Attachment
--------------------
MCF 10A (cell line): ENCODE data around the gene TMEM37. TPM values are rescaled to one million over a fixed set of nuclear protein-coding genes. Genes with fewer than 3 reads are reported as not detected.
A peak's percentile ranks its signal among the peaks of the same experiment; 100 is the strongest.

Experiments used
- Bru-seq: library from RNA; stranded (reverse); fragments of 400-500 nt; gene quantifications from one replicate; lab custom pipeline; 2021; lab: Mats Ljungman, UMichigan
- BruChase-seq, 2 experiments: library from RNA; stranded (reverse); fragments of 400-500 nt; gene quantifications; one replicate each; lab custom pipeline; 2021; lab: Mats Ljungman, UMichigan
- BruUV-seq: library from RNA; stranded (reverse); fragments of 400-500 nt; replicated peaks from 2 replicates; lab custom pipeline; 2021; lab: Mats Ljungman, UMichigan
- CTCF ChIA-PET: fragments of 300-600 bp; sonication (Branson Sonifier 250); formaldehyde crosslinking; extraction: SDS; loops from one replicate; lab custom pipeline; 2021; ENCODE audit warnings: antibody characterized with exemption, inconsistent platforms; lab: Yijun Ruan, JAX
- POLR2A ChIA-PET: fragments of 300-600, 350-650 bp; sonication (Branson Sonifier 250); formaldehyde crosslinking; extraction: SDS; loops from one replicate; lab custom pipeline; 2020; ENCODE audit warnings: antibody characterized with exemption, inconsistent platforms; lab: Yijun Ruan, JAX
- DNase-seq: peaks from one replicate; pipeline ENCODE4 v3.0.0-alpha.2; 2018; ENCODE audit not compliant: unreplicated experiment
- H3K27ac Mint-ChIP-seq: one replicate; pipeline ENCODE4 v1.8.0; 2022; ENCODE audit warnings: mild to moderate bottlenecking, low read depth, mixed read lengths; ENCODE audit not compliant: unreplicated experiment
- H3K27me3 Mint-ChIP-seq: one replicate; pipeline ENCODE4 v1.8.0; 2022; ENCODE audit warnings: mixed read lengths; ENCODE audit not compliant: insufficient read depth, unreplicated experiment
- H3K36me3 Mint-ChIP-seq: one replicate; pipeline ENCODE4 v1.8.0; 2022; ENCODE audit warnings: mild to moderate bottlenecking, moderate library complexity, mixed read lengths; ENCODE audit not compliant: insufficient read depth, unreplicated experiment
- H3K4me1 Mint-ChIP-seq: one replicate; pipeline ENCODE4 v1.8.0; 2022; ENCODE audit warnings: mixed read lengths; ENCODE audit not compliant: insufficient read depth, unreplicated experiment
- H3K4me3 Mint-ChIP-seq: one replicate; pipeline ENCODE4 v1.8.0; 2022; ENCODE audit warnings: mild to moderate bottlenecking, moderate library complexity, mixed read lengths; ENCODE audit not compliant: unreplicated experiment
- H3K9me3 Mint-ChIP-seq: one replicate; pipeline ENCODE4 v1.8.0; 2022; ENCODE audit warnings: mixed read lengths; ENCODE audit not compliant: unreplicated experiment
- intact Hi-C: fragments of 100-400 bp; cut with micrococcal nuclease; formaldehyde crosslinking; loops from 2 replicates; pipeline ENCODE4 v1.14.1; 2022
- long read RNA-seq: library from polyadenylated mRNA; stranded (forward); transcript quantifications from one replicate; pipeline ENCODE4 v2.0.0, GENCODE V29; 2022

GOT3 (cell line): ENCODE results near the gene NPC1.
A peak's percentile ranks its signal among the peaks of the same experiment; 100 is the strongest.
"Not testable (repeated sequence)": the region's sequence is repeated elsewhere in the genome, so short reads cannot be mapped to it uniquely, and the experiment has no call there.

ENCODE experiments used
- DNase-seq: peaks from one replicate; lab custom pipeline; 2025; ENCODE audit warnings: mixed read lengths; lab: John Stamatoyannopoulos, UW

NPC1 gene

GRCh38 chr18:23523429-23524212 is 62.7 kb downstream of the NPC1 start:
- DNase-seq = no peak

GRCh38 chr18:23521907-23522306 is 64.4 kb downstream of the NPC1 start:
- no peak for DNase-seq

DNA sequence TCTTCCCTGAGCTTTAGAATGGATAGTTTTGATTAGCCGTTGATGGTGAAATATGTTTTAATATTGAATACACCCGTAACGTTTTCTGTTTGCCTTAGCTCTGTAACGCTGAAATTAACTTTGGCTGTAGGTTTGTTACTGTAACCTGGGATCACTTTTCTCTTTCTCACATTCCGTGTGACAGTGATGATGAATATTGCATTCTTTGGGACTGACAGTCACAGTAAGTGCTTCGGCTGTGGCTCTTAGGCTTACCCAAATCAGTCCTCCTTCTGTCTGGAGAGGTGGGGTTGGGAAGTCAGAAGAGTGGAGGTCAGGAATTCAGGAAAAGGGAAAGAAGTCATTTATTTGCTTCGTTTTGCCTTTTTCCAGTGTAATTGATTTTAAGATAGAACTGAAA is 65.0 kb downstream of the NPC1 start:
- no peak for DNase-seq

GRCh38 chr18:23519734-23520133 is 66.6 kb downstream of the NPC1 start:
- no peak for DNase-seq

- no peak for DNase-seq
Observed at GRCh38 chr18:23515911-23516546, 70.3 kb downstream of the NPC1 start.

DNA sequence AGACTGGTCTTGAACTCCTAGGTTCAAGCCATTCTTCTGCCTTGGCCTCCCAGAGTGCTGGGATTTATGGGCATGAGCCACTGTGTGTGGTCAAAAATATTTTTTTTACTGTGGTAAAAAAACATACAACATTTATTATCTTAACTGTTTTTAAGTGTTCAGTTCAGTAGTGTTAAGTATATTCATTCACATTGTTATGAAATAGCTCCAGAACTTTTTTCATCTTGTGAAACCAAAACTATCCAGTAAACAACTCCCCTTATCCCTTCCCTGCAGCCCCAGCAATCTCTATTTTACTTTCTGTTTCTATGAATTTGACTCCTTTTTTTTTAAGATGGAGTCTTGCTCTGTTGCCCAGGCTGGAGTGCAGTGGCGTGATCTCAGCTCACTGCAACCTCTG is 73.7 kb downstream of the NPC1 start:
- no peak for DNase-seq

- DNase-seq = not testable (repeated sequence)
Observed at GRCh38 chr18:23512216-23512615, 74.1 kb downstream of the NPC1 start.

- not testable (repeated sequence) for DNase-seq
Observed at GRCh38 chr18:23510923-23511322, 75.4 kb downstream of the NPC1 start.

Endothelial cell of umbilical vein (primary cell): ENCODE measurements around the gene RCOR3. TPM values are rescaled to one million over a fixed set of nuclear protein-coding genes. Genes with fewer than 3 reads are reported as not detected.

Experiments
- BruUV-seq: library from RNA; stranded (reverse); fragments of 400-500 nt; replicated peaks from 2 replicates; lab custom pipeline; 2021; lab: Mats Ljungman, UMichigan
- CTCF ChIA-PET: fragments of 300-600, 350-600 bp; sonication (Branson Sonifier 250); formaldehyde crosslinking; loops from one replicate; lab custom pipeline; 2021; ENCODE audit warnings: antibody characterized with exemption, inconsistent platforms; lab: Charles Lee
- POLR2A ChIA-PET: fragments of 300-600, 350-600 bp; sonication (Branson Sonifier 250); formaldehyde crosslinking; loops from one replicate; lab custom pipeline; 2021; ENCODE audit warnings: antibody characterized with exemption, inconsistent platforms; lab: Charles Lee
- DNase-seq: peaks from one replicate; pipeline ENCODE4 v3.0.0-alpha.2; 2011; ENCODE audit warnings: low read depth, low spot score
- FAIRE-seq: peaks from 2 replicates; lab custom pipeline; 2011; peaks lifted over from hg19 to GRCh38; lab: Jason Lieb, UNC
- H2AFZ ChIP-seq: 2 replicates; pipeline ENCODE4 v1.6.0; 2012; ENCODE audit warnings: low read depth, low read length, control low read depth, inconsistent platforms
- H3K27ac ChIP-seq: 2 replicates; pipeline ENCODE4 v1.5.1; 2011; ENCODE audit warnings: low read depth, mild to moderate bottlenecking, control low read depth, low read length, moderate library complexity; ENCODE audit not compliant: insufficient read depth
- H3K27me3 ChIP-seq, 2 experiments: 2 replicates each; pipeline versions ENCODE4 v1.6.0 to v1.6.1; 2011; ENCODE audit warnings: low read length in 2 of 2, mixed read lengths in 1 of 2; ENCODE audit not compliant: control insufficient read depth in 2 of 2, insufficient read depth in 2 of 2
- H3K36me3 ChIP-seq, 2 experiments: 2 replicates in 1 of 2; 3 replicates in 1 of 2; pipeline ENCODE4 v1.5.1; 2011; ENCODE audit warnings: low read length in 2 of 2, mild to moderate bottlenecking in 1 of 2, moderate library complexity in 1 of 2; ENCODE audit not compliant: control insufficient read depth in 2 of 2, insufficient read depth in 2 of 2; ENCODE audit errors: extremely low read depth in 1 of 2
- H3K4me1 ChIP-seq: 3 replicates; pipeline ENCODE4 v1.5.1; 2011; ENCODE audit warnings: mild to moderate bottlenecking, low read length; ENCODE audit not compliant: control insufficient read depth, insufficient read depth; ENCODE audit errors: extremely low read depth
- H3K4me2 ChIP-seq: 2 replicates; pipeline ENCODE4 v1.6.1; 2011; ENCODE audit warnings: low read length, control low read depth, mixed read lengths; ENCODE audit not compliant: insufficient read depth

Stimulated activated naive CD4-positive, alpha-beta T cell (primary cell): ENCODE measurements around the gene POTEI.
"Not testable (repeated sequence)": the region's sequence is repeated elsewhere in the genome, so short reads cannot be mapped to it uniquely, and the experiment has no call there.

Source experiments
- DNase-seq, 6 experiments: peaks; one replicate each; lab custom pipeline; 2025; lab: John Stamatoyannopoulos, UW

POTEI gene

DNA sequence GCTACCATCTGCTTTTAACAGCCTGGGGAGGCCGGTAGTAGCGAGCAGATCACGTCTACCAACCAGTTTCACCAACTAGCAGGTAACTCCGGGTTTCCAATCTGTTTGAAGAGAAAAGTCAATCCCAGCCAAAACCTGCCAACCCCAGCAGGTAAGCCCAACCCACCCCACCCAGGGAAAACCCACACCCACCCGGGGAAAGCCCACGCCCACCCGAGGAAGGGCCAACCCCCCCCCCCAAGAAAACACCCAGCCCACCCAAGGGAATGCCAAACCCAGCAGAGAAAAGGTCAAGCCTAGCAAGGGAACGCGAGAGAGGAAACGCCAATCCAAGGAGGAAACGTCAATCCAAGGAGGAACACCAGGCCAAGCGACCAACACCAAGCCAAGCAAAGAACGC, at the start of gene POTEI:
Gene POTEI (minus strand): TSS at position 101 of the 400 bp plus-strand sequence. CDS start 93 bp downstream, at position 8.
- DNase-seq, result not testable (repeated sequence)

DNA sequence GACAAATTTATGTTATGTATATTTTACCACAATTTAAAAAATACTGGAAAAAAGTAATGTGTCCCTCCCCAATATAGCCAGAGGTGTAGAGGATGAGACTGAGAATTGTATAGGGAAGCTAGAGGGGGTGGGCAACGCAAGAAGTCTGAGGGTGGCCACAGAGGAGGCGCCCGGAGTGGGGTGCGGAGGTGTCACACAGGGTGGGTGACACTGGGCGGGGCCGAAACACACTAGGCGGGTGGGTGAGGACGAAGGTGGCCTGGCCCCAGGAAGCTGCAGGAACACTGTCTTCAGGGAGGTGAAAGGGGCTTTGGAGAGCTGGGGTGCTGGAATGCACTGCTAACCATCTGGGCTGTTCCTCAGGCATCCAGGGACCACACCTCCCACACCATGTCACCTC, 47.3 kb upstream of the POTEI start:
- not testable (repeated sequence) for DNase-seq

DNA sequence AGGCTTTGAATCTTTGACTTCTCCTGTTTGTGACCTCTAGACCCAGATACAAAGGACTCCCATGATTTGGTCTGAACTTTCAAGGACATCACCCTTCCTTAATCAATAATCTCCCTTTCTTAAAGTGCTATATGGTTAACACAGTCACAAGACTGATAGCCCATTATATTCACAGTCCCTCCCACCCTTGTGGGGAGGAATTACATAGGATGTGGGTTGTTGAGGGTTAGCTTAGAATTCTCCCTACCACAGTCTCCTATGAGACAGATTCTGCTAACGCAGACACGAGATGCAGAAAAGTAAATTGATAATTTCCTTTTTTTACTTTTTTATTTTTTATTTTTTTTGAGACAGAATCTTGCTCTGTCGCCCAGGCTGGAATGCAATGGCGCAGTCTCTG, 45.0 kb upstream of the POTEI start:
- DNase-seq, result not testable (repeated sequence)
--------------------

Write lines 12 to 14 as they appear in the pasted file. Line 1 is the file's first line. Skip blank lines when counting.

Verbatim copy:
- H3K36me3 Mint-ChIP-seq: one replicate; pipeline ENCODE4 v1.8.0; 2022; ENCODE audit warnings: mild to moderate bottlenecking, moderate library complexity, mixed read lengths; ENCODE audit not compliant: insufficient read depth, unreplicated experiment
- H3K4me1 Mint-ChIP-seq: one replicate; pipeline ENCODE4 v1.8.0; 2022; ENCODE audit warnings: mixed read lengths; ENCODE audit not compliant: insufficient read depth, unreplicated experiment
- H3K4me3 Mint-ChIP-seq: one replicate; pipeline ENCODE4 v1.8.0; 2022; ENCODE audit warnings: mild to moderate bottlenecking, moderate library complexity, mixed read lengths; ENCODE audit not compliant: unreplicated experiment